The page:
The Rickie Report

P.O.Box 33423

Palm Beach Gardens, FL 33420

Rickie@therickiereport.com

561-537-0291

Art Salon Showcases “Sisters of the Cloth”, Barbara Cheives and Kianga Jinaki

Barbara Cheives and Kianga Jinaki, fiber artists and friends, will be sharing their excitement and lives of cultural activism as well as their love of artistic creativity at the upcoming Art Salon on August 5th.  The Rickie Report takes great joy in sharing this information, as each woman brings her own personality, creativity and her-story to the elements engendered by working with textiles.  This is Open to the Public, with a small fee to cover the costs of operating these Salons at the Armory Art Center, so ably accomplished by Elle Schorr.

 

 

 

AT THE ART SALON :

 

“SISTERS OF THE CLOTH”

 

 

TUESDAY, AUGUST 5TH, 2014

BARBARA CHEIVES AND KIANGA JINAKI

 

There’s a $10 fee to attend.

Armory Art Center

1700 Parker Avenue  W.Palm Beach, FL

 

Barbara Cheives' Quilt

Barbara Cheives’ Quilt

 

 

 

Barbara Cheives says of her work, ” I learned to sew as a teenager and loved making clothes for myself and my friends.  In what seems like a former life, I obtained a degree in Fashion Buying & Merchandising and worked in the garment district for over 10 years.  Most of those years were spent buying and selling textiles.  When I left New York, I left that world behind until a Japanese American friend convinced me to work with him at the Houston Quilt Festival where he was selling vintage kimono to quilters….I was hooked.”

 

Barbara Cheives' Scarves and Pillows

Barbara Cheives’ Scarves and Pillows

 

 

“I have a natural affinity for the African culture and with a new appreciation for the garments, art and culture of Japan, Afrasia was born.  The colors and textures of the fabrics work well together to form a unique marriage of cultures that preserves vintage Japanese Kimono and Obi blended with modern African fabric, African inspired trims, beads, and ‘found’ items. Call it multi-cultural recycling.  I spend my days as a consultant working to bridge the gap between cultures and I continue that work through my art. As a Fiber Artist, my one of a kind wearable and decorative art represents a harmonious blend of cultures.”

 

 

 

Barbara Cheives' Wall Hanging

Barbara Cheives’ Wall Hanging

 

Barbara spends her days as a consultant working to bridge the gap between cultures, ” I continue that work through my art. You never know where life will take you. Whenever I’m asked how I got into race relations and diversity, I have a simple answer – GOD. I did not choose my current career, it chose me. The beauty of it is that now I have the best of both of my worlds. I can satisfy my social justice side through my work and my love of fabric and color through my art.”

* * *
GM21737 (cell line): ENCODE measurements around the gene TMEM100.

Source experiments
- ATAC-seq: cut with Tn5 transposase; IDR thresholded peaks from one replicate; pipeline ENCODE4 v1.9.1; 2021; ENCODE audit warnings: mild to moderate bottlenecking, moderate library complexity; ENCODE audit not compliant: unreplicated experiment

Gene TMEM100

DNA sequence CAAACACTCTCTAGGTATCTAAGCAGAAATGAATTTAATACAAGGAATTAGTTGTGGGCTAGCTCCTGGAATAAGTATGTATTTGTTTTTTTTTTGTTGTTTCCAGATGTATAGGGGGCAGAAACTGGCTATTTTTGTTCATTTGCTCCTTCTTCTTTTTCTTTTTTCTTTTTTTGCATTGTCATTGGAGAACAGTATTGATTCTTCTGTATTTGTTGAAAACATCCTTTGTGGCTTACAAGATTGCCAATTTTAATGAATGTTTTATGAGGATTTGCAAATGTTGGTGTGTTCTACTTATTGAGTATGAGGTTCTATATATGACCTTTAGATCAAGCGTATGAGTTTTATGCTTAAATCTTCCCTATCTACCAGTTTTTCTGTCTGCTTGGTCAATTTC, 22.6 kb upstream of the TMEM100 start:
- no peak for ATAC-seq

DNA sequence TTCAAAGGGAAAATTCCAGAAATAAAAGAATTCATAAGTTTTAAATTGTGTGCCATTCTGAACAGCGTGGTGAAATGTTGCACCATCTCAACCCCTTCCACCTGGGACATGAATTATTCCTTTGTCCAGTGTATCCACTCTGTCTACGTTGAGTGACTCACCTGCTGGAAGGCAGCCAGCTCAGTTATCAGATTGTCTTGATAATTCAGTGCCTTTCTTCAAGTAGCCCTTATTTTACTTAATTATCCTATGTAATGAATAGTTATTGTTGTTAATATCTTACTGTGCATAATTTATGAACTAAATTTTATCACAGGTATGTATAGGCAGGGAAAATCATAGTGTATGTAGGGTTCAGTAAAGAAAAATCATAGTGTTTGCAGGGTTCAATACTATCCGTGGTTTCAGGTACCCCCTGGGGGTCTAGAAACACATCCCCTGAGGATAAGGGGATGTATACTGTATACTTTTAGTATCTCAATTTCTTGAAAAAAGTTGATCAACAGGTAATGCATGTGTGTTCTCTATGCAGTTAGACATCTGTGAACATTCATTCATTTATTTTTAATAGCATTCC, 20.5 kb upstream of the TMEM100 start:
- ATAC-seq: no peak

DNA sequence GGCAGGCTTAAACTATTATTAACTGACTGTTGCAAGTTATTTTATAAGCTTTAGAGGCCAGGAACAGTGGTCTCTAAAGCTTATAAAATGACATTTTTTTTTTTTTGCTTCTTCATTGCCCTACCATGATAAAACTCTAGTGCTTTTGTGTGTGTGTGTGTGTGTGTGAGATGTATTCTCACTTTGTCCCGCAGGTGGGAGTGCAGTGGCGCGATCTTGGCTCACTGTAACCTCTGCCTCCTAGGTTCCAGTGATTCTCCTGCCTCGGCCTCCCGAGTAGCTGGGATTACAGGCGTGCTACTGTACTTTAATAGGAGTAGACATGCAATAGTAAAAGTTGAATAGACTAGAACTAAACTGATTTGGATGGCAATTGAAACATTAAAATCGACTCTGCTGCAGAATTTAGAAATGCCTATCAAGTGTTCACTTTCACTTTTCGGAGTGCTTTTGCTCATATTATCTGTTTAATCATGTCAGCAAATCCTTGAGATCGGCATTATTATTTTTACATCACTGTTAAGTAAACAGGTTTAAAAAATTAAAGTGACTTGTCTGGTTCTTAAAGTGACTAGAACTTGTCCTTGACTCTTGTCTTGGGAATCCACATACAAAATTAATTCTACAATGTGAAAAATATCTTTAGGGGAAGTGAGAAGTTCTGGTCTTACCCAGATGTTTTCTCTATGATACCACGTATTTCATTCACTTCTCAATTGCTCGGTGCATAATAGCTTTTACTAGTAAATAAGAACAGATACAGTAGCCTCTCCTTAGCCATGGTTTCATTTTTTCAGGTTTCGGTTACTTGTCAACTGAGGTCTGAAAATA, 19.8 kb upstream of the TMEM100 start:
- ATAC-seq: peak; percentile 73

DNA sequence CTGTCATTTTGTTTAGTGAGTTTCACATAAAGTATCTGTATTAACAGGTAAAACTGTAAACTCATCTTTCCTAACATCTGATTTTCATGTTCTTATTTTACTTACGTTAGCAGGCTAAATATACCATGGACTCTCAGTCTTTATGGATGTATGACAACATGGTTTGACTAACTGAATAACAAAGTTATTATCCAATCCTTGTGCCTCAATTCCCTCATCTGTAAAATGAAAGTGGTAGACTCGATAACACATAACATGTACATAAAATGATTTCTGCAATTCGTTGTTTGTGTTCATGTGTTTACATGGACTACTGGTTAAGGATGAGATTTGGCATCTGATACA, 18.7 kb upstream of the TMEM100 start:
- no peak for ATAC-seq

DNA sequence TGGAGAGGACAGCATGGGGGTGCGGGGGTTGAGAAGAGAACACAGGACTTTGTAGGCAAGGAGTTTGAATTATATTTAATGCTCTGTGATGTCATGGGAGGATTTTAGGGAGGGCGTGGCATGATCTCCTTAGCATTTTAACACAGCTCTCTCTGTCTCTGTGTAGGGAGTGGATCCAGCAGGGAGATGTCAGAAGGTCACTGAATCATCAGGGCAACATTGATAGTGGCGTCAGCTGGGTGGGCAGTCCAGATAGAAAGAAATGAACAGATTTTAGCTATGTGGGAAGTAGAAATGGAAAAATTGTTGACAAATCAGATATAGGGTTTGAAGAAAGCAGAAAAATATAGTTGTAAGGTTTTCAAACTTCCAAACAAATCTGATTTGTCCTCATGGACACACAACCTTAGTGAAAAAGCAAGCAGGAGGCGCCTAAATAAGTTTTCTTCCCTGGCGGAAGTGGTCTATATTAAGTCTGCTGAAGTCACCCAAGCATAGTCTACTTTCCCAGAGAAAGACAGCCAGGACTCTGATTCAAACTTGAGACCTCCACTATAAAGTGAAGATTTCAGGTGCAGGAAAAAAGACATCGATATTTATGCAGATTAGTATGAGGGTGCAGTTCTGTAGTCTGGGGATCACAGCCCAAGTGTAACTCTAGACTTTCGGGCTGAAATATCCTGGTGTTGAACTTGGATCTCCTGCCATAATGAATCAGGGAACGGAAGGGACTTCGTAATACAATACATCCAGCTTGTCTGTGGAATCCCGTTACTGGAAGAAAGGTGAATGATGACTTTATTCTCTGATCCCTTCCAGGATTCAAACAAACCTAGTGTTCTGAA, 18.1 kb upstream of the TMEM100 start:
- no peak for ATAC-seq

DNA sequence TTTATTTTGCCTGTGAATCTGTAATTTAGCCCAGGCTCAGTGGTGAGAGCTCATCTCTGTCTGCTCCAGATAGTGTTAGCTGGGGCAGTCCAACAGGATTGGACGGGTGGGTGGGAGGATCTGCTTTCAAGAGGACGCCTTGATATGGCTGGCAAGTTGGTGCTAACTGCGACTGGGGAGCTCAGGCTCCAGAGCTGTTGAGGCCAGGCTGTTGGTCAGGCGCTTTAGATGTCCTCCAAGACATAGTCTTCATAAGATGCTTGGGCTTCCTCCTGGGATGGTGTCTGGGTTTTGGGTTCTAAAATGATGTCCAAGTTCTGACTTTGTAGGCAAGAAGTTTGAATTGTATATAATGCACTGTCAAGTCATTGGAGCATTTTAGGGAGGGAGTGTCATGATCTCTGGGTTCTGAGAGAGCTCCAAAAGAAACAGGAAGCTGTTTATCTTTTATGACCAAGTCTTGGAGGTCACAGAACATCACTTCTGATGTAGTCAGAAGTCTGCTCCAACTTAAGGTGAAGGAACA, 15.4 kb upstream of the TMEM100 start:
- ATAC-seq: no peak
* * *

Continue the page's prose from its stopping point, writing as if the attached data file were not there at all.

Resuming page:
Barbara Cheives' Pillows

Barbara Cheives’ Pillows

 

 

Barbara is the President and CEO of Converge & Associates Consulting, specializing in race and ethnic relations consulting and Cultural Competency Training.  Barbara’s consulting expertise includes law enforcement and public safety, media, education and corporations. Barbara is a native New Yorker who has called West Palm Beach home since 1990.  Additionally, she serves on the National Board of the Institute of Community Peace in Washington, DC. She is Immediate Past President of National Coalition of 100 Black Women, Inc. West Palm Beach Chapter and the Co-Chair of the Tabernacle Missionary Baptist Church Social Justice Ministry. Barbara is an alumna of Leadership Palm Beach County, from the Class of 2002.

 

 

Kianga Jinaki's Wall Hanging,"The Divine One"

Kianga Jinaki’s Wall Hanging,”Divine One” (Photo Courtesy of Her Website)

 

 

Kianga Jinaki says: “My media of choice are collage, dolls, & quilts. When it is enhancing to what I am creating, the written word is also incorporated. The influences of the African diaspora which were prevalent as I grew up in Baltimore, not only shaped me but my art. The love, honor and respect that I have for my heritage permeates my work. Doll making and quilting appeal to me because they are both multi-media constructions that allow me to indulge my love of working with fabric, fibers, and embellishments.”